In college, my friends and I devised a no-fail theory on how to ensure you always go home with someone at the end of night—with minimal effort and planning.
You don’t need undisputed charm, a magic formula or even special Spanx. You just need to be there. Like, physically standing there at the end of the night. Let some other eager soul lay down the groundwork (from one-on-one flirting to small talking with his bros) and prep the dude for an adult after party while you enjoy the evening festivities with your friends.
Then, at last call or closing time, when the clock strikes 4:00 a.m. (this isn’t Cinderella’s story) and the dim lights rise like Charlie Sheen after a bender, lock eyes with said dude and make sure you’re the closest Last Woman Standing. You’re not waiting around for him to choose you, because you already chose him.
To those who may be screaming “But love isn’t a competition!” inside their heads and/or out loud right now, this is not about love. This is in the pursuit of casual, and most important, consensual sex. Don’t hate it.
(Important side note: The dating world is a competitive landscape. Sorry to break it to you. Finding a mate, whether for the night or for life, has been a game since our ancestors roamed the earth in badly designed and probably super itchy loincloths—a game that often requires effort, wit, persistence, logic, luck and vulnerability. Thankfully, we’re no longer cavewomen who need to depend on men for survival. Now, we can just use them for fun and sperm. Progress!)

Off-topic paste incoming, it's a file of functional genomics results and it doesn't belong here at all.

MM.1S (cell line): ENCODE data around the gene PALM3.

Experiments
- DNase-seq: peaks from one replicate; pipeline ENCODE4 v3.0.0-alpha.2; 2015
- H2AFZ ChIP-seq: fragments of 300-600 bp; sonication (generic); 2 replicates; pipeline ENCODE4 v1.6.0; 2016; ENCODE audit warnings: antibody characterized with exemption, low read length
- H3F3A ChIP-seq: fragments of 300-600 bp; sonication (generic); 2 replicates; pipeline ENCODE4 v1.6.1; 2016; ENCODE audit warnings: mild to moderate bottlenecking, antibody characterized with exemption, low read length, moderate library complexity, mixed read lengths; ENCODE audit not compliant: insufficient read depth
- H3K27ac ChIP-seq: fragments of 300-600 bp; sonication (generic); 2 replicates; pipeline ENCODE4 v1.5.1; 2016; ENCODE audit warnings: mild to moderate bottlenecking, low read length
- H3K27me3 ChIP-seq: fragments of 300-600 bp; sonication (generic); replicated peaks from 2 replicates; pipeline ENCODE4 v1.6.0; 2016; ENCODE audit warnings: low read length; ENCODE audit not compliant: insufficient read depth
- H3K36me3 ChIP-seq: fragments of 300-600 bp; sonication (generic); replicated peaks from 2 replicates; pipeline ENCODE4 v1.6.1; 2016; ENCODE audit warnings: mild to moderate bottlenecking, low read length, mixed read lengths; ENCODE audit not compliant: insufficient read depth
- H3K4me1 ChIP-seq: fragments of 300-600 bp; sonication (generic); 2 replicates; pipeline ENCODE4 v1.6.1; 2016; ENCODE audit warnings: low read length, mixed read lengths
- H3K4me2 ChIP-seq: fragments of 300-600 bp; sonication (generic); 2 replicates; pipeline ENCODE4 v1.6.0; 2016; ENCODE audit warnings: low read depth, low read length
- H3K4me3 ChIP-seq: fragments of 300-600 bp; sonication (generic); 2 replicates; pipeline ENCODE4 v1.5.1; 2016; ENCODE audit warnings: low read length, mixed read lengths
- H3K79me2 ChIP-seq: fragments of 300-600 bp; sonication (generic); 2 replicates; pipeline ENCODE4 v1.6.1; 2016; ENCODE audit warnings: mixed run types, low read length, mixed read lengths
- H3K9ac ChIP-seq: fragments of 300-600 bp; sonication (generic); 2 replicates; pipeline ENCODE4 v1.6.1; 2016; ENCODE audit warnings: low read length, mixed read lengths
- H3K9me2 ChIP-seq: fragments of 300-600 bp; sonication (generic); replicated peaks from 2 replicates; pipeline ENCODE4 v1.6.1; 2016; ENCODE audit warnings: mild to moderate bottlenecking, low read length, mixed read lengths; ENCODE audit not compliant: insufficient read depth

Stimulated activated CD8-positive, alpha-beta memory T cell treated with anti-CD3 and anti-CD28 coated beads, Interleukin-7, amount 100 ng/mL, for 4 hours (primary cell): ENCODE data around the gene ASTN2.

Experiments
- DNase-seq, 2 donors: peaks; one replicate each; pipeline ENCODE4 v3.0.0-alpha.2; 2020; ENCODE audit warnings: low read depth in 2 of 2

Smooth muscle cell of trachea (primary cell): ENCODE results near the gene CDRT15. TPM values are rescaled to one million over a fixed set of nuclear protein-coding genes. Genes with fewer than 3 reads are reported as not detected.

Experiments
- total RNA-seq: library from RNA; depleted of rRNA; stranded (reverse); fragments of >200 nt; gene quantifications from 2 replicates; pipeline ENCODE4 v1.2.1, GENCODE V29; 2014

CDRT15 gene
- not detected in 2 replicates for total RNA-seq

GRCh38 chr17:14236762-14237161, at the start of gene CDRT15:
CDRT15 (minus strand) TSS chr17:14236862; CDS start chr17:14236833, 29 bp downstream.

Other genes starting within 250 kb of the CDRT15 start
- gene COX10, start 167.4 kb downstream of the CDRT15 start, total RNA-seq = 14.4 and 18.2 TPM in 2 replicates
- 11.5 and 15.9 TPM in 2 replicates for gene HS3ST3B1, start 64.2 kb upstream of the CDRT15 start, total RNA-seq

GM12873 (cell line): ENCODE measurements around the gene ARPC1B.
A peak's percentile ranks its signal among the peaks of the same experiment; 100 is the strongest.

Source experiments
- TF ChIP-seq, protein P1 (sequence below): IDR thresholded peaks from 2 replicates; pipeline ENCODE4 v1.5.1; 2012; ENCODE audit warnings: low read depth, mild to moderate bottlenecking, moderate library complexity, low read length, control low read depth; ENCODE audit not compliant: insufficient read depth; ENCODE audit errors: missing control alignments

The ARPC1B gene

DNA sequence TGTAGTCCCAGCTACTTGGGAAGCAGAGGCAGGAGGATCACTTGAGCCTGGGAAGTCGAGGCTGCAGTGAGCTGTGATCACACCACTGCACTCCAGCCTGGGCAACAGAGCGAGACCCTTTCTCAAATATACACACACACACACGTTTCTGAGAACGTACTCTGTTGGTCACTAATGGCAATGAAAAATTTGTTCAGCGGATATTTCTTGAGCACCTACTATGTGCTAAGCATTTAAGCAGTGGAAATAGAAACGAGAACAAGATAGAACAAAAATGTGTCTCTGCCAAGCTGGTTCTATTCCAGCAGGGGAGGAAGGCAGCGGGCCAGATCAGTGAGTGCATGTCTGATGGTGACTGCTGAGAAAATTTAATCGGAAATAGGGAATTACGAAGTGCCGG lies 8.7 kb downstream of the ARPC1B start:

The Last Woman Standing theory has never been clearer to me than at weddings, events so filled with love that it spills over to all the unattached ladies in the immediate vicinity. When mixed with an open bar, this excess emotion quickly turns to lust; and with only a few eligible, single men in attendance, the Last Woman Standing is a great way to avoid a battle with the bridesmaids.
During a recent wedding weekend, I was outmaneuvered by a sorceress of Last Woman Standing. I know, I know. What? It’s my fault, really. I was blindsided. Let me explain.
It was the wedding of two high school friends who fell for each when they both moved back home after college. It’s a union that united the group of girls and guys I hung out with the most back in the day. A match made in adolescent heaven. Or something.
On Friday afternoon of the wedding weekend, the bridal party headed to bumfuck (but beautiful) nowhere for the rehearsal and rehearsal dinner. Besides a few close girlfriends, I hadn’t seen most of these people in the eight years since graduating high school—a fact I didn’t realize until driving in the bridesmaid bus (Seriously, can everyone please stop carting us around in creepy white vans?). At first, I thought I was just carsick from the gravel country roads, but then I realized I was sort of nervous.
As we piled out of our van, I saw him (let’s call him, Tyler). Tyler and I always had pretty great sexual chemistry, but things never progressed past coquettish conversation and harmless eye sex. I had a boyfriend. He had a girlfriend. You know how the story goes. So, I was pleasantly pleased to discover that our apparent chemistry persevered, nearly a decade later.
The wedding gods, or more likely, my friend the bride, made sure Tyler and I were paired to walk down the aisle together, ensuring playful touching and the need to collaborate on our reception entrance dance (yes, those are a real thing). Over a few several glasses of wine, Tyler and I had a chance to catch up. We were both currently single, and we were enjoying that detail the most. Wedding weekend jackpot!
As the rehearsal dinner came to a close, the bridesmaids were getting ready to head back to our cabin, while the groomsman were set to do the same, which meant all nuptial nookie was reserved for the actual wedding night.
- “Holy shit, could Tyler be more into you right now?”
- “He was lower back grazing you all night!”